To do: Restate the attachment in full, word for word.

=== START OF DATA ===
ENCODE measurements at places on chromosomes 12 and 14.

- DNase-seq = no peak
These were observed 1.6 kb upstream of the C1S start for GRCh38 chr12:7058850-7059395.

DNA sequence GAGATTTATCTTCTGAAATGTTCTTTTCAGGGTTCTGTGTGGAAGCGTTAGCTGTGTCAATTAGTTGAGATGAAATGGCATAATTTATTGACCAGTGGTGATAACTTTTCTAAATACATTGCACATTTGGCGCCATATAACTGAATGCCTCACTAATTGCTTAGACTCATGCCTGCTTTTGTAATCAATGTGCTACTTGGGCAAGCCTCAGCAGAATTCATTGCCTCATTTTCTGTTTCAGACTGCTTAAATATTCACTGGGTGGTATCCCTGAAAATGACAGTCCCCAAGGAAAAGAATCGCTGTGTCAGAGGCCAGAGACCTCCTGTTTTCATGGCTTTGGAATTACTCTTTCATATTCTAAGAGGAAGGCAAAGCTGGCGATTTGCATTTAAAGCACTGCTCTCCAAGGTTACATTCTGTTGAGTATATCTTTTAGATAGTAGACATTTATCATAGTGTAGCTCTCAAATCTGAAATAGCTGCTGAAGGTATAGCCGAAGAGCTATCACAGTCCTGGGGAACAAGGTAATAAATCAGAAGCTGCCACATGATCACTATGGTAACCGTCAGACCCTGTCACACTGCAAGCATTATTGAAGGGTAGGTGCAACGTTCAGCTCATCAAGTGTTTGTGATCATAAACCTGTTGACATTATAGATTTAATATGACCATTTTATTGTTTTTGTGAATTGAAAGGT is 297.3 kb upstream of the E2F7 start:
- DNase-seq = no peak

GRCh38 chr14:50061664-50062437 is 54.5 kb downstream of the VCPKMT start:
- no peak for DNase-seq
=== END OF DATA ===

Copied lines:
ENCODE measurements at places on chromosomes 12 and 14.

- DNase-seq = no peak
These were observed 1.6 kb upstream of the C1S start for GRCh38 chr12:7058850-7059395.

DNA sequence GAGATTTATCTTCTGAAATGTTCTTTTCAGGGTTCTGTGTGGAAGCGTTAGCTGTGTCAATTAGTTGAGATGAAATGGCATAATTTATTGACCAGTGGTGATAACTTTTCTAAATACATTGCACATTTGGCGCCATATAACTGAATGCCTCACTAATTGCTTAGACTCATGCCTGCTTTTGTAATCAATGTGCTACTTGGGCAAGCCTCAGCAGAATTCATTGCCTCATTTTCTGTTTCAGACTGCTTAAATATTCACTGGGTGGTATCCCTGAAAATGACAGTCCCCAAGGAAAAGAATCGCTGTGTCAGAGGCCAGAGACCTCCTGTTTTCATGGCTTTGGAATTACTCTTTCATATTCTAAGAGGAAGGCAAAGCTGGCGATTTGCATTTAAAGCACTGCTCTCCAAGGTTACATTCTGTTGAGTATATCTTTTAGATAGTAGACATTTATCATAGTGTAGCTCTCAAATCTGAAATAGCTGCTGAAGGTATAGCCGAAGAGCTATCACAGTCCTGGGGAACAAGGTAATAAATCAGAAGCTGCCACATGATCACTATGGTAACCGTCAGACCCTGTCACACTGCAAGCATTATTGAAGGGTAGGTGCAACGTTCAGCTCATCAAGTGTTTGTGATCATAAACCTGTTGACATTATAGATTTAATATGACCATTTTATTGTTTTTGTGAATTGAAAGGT is 297.3 kb upstream of the E2F7 start:
- DNase-seq = no peak

GRCh38 chr14:50061664-50062437 is 54.5 kb downstream of the VCPKMT start:
- no peak for DNase-seq